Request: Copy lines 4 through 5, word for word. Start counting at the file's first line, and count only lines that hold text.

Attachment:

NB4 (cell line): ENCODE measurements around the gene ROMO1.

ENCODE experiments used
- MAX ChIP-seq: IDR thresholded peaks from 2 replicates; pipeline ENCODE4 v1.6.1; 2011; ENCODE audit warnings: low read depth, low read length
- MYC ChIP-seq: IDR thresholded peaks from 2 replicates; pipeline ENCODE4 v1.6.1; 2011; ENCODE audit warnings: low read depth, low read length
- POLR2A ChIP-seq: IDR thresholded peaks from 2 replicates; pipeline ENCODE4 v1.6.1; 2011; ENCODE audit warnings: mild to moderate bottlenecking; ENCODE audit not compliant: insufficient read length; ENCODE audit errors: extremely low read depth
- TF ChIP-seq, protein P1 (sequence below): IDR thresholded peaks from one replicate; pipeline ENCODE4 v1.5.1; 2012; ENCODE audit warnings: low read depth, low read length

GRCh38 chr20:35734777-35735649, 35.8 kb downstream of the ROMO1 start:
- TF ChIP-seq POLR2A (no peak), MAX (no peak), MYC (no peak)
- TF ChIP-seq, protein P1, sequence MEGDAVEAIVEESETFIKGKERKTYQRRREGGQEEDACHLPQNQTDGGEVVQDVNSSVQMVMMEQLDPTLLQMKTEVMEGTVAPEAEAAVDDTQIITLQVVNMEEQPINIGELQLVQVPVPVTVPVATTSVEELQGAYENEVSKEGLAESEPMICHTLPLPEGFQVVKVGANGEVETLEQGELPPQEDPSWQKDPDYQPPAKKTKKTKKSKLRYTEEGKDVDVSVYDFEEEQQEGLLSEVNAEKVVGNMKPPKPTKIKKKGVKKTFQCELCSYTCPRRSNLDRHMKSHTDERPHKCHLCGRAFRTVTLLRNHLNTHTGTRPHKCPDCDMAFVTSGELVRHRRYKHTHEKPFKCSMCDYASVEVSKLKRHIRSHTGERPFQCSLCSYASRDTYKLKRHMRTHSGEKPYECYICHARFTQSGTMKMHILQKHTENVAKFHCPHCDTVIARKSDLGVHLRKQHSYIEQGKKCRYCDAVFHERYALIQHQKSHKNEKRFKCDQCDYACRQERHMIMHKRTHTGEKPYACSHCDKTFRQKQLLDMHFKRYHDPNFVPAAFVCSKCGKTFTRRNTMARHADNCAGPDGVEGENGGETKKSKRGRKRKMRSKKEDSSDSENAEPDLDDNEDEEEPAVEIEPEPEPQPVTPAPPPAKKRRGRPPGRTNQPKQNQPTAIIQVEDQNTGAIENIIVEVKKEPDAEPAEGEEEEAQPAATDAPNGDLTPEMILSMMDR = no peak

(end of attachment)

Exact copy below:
- MYC ChIP-seq: IDR thresholded peaks from 2 replicates; pipeline ENCODE4 v1.6.1; 2011; ENCODE audit warnings: low read depth, low read length
- POLR2A ChIP-seq: IDR thresholded peaks from 2 replicates; pipeline ENCODE4 v1.6.1; 2011; ENCODE audit warnings: mild to moderate bottlenecking; ENCODE audit not compliant: insufficient read length; ENCODE audit errors: extremely low read depth